Research Log #040

Research Log #040
In: research-log

Welcome to Research Log #040! We document weekly research progress across the various initiatives in the Manifold Research Group, and highlight breakthroughs from the broader research community we think are interesting in the Pulse of AI!

We’re growing our Research Team and pursuing new projects. If you’re interested in working together, join the conversation on Discord and check out our Github.

Manifold Updates


MultiNet is creating an omni-modal pre-training corpus to train NEKO and Benchmark other MultiModal Models or Omni-Modal Models.

Over the past few weeks, the MultiNet team has made excellent progress on assembling the first version of our omnimodal pretraining corpus to train generalist, omnimodal models like NEKO. 

We’ve completed a comprehensive survey of existing datasets, found alternatives and new tasks to be included, and have documented in the issue found here

In the coming weeks, we’ll be doing a lot of translating, conversion, and standardization work to make this dataset easily consumable. 

If you would like to help in this translation process or if you are interested in training an Offline-RL model, please check out the open source repo in here or chat with us in the discord channel for MultiNet


The NEKO Project aims to build the first large scale, Open Source "Generalist" Model, trained on numerous modalities including control and robotics tasks. You can learn more about it here.

The NEKO team is still working on a fix to improve our perplexity score on the text modality. We are also currently working on getting the vision modality that we are using to an improved state. If you would like to dive deeper into the code of NEKO, you can check it out at the github repo!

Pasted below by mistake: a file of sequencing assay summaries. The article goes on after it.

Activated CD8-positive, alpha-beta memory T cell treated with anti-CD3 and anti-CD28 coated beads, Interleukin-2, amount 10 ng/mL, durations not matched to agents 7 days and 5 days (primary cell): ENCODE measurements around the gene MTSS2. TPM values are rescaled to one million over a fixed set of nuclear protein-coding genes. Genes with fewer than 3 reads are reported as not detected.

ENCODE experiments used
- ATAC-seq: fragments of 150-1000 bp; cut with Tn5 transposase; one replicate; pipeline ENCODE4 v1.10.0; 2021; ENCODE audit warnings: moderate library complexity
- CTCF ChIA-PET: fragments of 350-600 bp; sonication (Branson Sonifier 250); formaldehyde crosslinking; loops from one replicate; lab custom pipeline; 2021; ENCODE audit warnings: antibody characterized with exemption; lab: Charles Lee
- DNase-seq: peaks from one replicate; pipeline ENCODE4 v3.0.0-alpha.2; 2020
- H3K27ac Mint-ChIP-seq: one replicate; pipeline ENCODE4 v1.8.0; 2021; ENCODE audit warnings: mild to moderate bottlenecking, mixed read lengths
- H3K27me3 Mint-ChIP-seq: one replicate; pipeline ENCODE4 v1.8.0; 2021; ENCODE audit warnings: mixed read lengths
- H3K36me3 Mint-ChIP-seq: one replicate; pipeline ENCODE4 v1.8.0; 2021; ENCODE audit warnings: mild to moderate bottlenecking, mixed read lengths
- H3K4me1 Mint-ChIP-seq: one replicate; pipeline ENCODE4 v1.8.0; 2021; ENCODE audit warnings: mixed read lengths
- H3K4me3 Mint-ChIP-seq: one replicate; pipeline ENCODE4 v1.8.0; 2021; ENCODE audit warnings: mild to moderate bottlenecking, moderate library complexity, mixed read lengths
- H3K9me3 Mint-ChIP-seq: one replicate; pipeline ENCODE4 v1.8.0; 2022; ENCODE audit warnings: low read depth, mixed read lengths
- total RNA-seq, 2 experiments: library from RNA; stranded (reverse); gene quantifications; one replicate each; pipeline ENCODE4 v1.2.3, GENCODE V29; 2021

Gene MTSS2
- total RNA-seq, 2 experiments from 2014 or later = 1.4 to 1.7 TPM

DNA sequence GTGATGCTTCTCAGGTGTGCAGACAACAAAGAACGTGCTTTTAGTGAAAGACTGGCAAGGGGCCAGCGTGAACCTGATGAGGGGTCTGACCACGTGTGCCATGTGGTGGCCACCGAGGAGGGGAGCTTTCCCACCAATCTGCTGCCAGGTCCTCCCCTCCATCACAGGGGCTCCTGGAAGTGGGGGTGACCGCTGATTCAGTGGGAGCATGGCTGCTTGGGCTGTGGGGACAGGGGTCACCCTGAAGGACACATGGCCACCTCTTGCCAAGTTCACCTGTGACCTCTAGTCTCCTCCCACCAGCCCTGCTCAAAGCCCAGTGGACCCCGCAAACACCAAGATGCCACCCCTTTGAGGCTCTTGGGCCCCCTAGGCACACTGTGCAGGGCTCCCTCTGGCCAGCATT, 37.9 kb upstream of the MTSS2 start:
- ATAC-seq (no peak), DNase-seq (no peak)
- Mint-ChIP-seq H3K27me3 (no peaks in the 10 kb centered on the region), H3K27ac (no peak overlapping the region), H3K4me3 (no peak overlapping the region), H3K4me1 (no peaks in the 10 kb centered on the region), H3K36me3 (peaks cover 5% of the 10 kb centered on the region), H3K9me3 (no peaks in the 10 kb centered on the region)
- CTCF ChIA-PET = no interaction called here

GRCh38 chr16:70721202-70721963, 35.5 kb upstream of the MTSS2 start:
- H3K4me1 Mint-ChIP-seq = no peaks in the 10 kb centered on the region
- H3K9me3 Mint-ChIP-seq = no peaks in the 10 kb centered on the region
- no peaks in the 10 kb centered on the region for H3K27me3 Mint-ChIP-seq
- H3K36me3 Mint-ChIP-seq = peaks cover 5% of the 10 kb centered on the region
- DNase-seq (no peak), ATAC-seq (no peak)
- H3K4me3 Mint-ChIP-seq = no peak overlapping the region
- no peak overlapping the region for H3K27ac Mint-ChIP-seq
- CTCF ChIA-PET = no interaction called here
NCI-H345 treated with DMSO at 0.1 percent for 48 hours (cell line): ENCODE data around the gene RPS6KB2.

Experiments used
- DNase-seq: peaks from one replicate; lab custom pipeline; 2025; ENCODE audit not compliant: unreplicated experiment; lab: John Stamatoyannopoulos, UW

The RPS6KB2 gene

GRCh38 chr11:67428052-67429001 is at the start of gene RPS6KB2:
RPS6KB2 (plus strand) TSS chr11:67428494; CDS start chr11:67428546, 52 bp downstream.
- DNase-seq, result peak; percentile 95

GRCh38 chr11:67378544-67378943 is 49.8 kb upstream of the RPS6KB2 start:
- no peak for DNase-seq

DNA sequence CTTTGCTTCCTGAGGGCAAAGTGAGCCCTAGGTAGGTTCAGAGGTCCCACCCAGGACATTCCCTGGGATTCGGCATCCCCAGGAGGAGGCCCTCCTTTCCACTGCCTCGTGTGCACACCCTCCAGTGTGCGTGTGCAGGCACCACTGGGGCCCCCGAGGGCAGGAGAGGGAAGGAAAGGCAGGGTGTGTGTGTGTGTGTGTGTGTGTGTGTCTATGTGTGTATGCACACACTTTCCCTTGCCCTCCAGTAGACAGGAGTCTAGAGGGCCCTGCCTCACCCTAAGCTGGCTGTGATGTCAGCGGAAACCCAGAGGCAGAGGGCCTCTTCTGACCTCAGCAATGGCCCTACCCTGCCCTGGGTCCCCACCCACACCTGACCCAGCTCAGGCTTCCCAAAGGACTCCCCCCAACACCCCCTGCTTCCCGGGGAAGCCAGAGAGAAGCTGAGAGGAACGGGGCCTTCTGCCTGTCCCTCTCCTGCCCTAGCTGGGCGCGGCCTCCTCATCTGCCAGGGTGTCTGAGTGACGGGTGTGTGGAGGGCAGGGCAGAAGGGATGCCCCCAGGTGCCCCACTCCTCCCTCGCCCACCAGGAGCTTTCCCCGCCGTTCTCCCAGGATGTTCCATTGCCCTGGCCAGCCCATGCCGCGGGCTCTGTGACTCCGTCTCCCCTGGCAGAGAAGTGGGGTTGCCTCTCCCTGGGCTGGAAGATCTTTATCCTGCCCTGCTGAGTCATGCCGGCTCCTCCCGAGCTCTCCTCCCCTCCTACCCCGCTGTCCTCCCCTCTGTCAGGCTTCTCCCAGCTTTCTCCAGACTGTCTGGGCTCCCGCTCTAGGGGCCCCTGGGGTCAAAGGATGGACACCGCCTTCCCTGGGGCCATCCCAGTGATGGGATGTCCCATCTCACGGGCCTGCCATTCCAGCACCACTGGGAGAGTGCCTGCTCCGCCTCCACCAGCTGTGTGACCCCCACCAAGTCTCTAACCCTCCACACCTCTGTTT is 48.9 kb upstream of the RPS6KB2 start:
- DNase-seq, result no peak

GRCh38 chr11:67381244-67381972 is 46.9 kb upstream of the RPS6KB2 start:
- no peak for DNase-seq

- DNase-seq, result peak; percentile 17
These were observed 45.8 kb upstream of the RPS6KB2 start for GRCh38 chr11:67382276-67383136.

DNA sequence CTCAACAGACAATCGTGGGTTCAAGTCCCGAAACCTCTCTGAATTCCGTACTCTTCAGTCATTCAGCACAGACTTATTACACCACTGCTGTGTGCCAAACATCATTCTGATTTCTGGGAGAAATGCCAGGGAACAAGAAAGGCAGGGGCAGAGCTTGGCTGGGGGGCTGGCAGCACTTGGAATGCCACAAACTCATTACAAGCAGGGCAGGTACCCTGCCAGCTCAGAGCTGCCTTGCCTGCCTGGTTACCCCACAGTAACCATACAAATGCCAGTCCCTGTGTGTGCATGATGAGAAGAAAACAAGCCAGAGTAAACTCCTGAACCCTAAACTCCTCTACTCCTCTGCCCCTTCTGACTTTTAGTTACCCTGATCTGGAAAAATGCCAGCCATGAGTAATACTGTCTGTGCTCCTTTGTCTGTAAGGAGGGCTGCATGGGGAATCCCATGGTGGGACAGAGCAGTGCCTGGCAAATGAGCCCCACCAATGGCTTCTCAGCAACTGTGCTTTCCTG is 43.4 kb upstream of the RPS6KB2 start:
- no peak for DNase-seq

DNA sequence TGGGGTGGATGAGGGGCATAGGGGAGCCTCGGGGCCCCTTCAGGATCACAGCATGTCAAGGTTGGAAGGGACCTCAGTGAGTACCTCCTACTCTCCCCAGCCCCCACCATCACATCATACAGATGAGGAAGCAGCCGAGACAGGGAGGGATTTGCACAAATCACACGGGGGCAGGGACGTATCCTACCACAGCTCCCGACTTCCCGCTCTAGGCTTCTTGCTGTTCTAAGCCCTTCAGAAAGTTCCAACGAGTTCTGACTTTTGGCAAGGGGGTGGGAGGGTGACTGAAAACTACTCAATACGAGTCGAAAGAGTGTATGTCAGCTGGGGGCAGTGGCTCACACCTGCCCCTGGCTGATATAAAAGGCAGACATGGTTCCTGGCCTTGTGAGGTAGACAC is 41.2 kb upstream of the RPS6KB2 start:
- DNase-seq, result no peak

New Projects

We’ll be announcing a few new projects very soon! Keep an eye out for news on this.

Pulse of AI

Apple Intelligence

Apple this year at WWDC, finally talked about joining the AI race. They are working on integrating “AI” into their products. They redefined the term AI by changing it to mean Apple Intelligence. Most of the integrations are happening on device and they have a new “private cloud” that is designed for queries that the local devices can’t process.

Apple introduced a new series of foundational models. The basis of these models are trained on their own open source framework, I would have loved to see the training of their models on their own private cloud. This is because they are the only company capable of competing against someone like NVIDIA for that amount of vertical integration (framework + hardware).

Apple is partnering with OpenAI to bring to every single user the power of ChatGPT on device and onto their private cloud, although they are still releasing a new model that is fully trained by them.

The main focus of Apple for this series of models is the idea of just making the end user experience better. It might be possible that it could be a sales driver for future IPhones and Macs.

Figure 1: Benchmarks of apple on-device model. Source: blogpost.

As for the benchmark results, it seems that the local devices are in the same size range as something like Phi-3-mini. There might be a possibility of a 7B parameter model because the writing benchmarks are compared against those sizes.

Figure 2: Benchmarks on writing from Apple On-Device compared against state of the art models that can be run normally. Source: blogpost.

The blogpost where they talk about the new on-device AI can be found here. And if you would like to look at WWDC, a recap can be found here.


Open Vision Language Action (VLM) is a new model from Standford+Berkley+(like 6 other unis) of the Prismatic Vision Language Model to specifically be used for Control. This model has a size of 7B parameters and was trained on 970k episodes of the Open-X Embodiment dataset.

Figure 3: Architecture of OpenVLA. Source: website.

Prismatic VLM is a finetune in itself from Llama7B, where they added functionality to translate any input image to embeddings through a projection layer. The new thing that Open-VLM is doing is the addition of the Control de-tokenizer that can generate Action tokens. 

Figure 4: Benchmarking results from OpenVLA, crushing other models. Source: paper.